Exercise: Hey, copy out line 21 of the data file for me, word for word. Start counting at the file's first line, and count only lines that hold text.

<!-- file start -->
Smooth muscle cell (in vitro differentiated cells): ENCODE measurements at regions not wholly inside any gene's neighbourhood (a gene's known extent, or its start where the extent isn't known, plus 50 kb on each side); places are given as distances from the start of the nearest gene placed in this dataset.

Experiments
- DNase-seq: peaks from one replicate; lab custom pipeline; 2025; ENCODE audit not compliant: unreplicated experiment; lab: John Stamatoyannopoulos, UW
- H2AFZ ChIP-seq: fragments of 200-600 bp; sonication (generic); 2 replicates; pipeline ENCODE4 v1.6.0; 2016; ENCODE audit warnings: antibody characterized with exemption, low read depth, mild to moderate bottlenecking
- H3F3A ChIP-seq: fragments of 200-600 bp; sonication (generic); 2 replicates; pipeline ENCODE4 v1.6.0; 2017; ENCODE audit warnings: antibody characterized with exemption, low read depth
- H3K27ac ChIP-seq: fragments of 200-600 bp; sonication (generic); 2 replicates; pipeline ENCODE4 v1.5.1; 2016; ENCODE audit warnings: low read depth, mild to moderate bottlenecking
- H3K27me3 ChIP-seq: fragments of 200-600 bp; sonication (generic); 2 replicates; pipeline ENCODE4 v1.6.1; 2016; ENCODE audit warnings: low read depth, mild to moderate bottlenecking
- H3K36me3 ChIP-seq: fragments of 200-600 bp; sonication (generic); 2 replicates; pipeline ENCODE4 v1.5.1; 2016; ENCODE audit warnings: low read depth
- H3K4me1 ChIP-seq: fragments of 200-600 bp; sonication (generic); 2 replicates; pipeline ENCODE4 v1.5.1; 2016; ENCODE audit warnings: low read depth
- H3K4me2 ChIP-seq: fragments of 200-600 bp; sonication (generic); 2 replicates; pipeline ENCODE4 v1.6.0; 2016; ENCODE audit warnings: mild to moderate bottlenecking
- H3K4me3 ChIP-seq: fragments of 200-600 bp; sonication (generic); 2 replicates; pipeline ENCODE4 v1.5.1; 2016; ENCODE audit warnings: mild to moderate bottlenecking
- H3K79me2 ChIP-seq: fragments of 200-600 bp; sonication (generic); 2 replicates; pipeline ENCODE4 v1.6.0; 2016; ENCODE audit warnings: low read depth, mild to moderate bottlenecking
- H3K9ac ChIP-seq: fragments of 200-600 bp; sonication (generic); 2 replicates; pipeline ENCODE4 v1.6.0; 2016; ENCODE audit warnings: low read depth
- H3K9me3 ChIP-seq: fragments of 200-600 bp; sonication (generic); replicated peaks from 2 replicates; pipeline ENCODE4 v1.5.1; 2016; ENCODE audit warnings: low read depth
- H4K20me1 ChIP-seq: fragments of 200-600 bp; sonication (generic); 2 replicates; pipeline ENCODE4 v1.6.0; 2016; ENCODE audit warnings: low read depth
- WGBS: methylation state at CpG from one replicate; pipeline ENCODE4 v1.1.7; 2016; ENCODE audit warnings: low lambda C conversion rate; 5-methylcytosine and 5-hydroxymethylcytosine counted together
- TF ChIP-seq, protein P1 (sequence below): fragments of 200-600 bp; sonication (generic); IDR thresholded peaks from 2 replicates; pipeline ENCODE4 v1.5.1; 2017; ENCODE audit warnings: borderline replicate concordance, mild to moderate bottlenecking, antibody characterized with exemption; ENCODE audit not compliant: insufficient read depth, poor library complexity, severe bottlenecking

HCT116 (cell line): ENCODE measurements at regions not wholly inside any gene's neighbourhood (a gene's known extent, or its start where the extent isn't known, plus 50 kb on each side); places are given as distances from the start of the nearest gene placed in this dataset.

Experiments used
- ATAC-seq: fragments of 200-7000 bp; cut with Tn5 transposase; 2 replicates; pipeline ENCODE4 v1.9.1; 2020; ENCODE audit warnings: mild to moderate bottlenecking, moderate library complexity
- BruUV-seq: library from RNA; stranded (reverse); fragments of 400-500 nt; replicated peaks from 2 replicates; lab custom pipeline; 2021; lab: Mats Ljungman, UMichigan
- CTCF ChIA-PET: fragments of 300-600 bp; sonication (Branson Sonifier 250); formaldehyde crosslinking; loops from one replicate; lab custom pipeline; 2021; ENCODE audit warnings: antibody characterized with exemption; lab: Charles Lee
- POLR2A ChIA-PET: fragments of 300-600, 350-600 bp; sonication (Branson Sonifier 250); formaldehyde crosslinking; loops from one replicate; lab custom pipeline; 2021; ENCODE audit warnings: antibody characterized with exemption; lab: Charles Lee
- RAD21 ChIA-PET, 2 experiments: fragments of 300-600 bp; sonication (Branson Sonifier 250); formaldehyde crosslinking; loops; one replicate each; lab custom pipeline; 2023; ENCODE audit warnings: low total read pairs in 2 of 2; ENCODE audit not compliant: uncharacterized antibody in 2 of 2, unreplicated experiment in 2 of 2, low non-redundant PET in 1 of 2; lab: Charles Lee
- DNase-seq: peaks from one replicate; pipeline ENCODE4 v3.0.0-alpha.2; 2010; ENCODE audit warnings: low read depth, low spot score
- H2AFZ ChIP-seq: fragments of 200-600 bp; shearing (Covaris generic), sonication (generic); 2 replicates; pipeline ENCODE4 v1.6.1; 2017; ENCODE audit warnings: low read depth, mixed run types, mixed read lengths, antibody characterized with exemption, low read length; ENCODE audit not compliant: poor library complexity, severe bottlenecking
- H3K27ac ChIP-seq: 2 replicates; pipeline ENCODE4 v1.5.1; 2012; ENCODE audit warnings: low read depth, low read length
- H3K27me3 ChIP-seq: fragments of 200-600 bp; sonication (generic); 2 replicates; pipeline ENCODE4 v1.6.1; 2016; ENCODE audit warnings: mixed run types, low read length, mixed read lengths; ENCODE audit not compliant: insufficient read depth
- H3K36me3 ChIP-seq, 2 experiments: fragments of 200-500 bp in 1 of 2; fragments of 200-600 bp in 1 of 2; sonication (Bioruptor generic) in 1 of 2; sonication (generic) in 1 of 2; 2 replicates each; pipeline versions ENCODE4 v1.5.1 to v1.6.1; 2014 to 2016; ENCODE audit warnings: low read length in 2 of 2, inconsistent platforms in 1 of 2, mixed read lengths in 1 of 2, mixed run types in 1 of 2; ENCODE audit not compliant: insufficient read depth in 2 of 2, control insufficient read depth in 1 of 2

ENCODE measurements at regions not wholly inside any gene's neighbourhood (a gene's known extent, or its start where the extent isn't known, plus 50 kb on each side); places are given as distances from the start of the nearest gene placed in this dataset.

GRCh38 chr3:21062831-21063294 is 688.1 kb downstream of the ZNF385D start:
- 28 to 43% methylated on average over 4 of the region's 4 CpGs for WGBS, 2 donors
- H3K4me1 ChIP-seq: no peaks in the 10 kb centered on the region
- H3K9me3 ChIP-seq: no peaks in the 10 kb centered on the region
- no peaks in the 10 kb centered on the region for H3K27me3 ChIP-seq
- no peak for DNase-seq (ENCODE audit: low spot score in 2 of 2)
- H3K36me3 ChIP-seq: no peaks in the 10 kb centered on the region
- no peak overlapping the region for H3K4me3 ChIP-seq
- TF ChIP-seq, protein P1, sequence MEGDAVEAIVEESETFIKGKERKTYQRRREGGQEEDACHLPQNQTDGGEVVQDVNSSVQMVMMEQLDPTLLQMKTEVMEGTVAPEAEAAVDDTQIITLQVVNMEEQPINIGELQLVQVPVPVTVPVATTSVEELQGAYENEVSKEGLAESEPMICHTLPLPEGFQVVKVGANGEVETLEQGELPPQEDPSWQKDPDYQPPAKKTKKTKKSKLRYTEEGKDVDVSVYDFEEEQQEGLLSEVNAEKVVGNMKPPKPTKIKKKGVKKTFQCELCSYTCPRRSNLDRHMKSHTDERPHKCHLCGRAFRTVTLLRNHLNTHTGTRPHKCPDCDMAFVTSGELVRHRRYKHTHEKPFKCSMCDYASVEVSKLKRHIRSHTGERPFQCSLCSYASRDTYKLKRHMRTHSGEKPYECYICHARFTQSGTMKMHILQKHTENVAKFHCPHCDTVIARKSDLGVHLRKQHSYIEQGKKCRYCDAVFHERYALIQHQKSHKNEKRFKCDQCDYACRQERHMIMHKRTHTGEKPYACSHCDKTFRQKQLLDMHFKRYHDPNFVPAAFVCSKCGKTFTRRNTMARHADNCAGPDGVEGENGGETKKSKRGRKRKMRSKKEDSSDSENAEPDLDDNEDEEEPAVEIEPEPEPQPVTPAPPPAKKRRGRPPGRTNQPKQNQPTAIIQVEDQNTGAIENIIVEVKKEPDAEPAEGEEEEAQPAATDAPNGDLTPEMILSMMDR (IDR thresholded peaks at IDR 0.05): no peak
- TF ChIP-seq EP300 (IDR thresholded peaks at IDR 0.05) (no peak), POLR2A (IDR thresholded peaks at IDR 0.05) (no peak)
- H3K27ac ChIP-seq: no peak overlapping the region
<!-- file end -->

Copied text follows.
- BruUV-seq: library from RNA; stranded (reverse); fragments of 400-500 nt; replicated peaks from 2 replicates; lab custom pipeline; 2021; lab: Mats Ljungman, UMichigan